How Are European Countries Dealing with Overcrowded Cemeteries?
Death might be permanent, but that doesn't mean you won't be forced to move at some point. With rising populations and expanding urban areas, many European countries are having to deal with the unpleasant but very important issue of cemetery overcrowding. One increasingly common solution is to remove the remains of those who have been buried for some time and then cremate them, leaving the plot free for the more recently deceased.
A similar practice has been going on for a long time in Portugal, where in the 1800s the dead were buried in churchyards only temporarily. When necessary, the bones would be exhumed and placed in a common ossuary. These days, one of the more popular methods is to rent the cemetery space for a few years, sometimes with the allowance for extensions, for a price. Another option is to bring up the bones of the long-time dead, deepen the grave, and replace them. The space on top would then be filled by a new casket.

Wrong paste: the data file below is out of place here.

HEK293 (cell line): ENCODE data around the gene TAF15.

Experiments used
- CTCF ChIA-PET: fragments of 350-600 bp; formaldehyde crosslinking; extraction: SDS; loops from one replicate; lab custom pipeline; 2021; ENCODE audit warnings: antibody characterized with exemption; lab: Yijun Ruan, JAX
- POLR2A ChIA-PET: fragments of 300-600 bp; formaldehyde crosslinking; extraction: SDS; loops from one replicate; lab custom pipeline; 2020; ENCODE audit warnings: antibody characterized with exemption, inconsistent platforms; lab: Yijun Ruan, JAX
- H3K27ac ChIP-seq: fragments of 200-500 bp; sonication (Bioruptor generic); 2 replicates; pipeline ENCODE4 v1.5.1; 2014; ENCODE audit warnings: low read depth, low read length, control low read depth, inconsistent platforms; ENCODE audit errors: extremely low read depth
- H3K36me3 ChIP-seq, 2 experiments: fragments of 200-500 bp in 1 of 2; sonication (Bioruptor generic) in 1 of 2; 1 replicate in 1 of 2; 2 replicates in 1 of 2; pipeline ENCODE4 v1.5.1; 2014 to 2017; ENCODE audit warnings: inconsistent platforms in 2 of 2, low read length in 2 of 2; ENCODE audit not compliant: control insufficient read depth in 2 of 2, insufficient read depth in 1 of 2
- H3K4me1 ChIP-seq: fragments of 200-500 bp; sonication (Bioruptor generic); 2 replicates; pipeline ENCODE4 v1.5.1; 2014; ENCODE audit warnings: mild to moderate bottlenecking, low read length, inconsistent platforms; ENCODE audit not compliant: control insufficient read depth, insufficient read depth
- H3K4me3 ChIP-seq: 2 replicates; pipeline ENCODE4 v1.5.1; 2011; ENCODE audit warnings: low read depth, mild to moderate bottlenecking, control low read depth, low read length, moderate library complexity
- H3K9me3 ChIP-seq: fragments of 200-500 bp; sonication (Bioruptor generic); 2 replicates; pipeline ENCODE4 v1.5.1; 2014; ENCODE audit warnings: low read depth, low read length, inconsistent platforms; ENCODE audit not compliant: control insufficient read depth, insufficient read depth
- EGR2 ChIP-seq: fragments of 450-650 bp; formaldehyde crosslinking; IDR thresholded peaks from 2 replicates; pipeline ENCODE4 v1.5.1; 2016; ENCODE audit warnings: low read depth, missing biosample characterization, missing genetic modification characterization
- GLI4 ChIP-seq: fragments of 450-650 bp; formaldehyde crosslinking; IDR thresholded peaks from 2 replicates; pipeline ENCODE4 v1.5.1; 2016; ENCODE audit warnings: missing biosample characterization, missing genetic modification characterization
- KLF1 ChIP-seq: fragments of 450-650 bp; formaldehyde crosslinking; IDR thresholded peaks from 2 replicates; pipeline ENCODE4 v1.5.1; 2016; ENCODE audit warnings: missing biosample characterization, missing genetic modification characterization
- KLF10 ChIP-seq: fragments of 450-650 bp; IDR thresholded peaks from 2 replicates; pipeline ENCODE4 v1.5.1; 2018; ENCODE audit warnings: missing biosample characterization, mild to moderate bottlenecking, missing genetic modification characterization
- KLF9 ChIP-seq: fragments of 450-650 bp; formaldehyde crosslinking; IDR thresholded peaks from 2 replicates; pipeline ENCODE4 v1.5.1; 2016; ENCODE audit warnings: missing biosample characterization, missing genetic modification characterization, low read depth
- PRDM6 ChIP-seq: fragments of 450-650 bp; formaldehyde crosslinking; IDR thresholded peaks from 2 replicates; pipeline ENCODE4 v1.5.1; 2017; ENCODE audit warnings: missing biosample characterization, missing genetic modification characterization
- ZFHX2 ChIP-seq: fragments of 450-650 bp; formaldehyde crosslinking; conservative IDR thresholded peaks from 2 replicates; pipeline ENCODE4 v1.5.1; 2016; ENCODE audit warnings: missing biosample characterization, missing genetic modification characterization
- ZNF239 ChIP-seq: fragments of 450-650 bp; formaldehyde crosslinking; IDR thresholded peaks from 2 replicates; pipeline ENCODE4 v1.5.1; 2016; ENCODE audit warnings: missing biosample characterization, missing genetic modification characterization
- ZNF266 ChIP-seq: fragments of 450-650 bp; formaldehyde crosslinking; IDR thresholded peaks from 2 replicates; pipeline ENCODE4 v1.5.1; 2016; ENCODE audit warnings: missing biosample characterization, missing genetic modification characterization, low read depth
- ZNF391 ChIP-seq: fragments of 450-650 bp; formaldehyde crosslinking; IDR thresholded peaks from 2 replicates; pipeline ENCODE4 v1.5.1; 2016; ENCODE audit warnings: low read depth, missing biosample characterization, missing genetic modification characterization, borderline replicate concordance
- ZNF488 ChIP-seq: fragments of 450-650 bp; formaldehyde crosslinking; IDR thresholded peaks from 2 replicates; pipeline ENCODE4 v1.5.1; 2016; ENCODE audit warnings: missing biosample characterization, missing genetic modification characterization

Some cemetery surprises:
- In most western Christian cemeteries, gravestones traditionally face east, in anticipation of the Second Coming of Christ.
- The practice of creating "rubbings" from tombstones has fallen out of favor because of concerns about eroding the markers.
- A graveyard and a cemetery are not the same: A graveyard always adjoins a church, while a cemetery does not.
In Denmark, the bodies are put in the ground in a simple pine box, and no embalming fluids are used. After 10 years everything is decayed and the graves can be dug up and re-used.
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